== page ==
In Search of a Book
by K. Butler
Lacking books recently, I have been forced to drastic action.
No, I haven't started reading John Grisham, but it's almost as
bad: Michael Crichton. The depths to which one will descend
for something to read.
The story seems promising at the outset. It opens with a couple
in the desert discovering an old man who's mysteriously appeared
in the path of their car. We learn more about the company he
works for, ITC, a money sucking startup with a shadowy sort of
purpose. The scene shifts to France, where a group of archaeologists,
sponsored by ITC, are excavating a medieval site. It's a
decent setup, and in the first part of the book, Crichton draws
a picture of quite a few interesting characters.
Unfortunately for us, at that point, he introduces us to the
scientific wonder of the book: a time shifting machine invented
by ITC. Our archaeologists are invited down to Project Quantum
Leap-- excuse me, a completely unrelated secret laboratory under
the New Mexico desert, to view the accelerator chamber. They are
told that their project leader is lost in the past, and they
are the only ones who can rescue him.
He includes a great deal of technobabble to explain how this
machine works; he'd almost be better off to leave it out, because
he doesn't do a very good job. His characters contradict themselves
several times in the course of their lecture, partly because
they're lying and partly because they're trying to simplify for
their audience. According to them, it's not really time travel;
rather, they are shifting the people into another universe, one
where things are almost the same as they are here, except, of course,
that that universe is at a different point in history.
But then, for the remainder of they book they simply say time
travel. So, it seems that even they don't quite understand what
It doesn't matter, however, because as soon as the machine is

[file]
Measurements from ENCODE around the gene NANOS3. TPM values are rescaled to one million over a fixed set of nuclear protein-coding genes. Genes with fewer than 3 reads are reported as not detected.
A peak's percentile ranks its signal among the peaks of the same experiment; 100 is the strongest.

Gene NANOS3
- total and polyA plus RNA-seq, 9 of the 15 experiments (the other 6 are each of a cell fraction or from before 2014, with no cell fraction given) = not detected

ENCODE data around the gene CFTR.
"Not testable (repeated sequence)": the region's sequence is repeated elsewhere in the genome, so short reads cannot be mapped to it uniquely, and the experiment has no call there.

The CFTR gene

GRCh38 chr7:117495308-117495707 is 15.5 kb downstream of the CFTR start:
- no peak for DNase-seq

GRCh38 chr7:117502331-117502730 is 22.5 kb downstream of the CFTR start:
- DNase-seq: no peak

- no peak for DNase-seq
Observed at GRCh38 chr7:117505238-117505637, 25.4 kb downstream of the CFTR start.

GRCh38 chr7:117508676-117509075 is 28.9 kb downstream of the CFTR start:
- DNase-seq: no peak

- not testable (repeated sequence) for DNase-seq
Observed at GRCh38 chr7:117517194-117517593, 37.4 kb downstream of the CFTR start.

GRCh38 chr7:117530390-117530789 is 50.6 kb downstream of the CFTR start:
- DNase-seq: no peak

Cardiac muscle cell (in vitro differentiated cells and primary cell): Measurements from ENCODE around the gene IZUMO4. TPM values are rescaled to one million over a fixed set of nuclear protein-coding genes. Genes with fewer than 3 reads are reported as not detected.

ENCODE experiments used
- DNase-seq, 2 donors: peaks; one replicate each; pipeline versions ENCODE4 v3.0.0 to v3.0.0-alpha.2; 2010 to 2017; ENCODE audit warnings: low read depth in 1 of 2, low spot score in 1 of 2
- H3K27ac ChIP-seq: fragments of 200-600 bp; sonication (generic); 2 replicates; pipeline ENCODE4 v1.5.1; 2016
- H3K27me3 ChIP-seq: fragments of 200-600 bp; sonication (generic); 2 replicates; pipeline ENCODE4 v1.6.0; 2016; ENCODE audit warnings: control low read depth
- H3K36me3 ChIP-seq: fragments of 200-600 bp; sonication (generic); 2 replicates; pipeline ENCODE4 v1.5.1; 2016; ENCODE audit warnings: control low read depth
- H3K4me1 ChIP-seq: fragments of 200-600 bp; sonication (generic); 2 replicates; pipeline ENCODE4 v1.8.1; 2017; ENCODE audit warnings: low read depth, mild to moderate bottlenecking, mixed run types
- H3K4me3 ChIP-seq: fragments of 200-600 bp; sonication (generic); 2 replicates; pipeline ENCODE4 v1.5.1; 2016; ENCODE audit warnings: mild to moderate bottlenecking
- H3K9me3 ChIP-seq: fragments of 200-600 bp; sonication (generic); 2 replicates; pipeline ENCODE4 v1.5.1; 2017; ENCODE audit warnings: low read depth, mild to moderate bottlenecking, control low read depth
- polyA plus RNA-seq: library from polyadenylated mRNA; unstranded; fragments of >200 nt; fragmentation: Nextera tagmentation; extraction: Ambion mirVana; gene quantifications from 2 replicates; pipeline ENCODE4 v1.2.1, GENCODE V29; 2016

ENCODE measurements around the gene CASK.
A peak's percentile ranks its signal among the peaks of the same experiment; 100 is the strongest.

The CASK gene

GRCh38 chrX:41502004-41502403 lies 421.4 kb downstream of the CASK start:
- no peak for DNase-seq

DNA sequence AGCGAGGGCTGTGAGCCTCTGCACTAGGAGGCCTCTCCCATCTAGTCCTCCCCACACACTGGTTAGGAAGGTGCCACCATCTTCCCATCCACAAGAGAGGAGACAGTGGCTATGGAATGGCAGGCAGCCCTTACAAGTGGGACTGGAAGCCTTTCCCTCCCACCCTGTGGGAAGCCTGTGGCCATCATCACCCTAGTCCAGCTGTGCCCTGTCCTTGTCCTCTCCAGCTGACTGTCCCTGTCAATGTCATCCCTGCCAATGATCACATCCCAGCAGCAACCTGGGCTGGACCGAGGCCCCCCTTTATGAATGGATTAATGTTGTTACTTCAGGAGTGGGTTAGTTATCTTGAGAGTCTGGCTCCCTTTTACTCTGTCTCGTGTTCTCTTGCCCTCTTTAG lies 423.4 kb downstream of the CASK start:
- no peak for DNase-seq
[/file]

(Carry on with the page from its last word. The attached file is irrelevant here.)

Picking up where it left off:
introduced, Crichton forgets what book he was writing and ends
up rehashing most of Jurassic Park. No, the scientists aren't
transported to the era of the dinosaurs, but they may as well
have been. Using the incredibly dangerous and poorly tested theory,
they are shifted into a universe of 14th century France, right
in the middle of an incipient battle.
While our intrepid heroes attempt to find their professor and
return to their own present, it's revealed how the arrogant
scientist man who created ITC is planning to use his invention.
Will he import people from these other universes to be cheap
labor? Will he travel to futuristic societies to steal technology?
Will he plunder them for energy supplies? Will he visit
Einstein, Newton, Euclid, Maxwell and see what they can do with
The answer is no. No. What he will do with his ability to time
travel is to create a theme park. That's right. A theme park.
Setting aside such absurdity (since part of me does hope Crichton got
confused as to what book he was writing), methinks the author has
been spending too much time on movie deals. There's virtually
no description in the novel, and where description is necessary
to visualize the scene, there's a picture instead. Now, a picture
is worth a thousand words, but it seems to me that if you're writing
a book, you ought to at least take a stab at writing. As it is,
the last two-thirds of the book will need very little work to
turn into a movie script -- it's all motion, dialogue and set design.
In general, I am a fan of historical fiction as well as sci-fi, and
if this book could make up its mind between being one or the other,
I might be able to recommend it as light reading. But it doesn't,
and so I won't. Timeline is definitely not worth your time.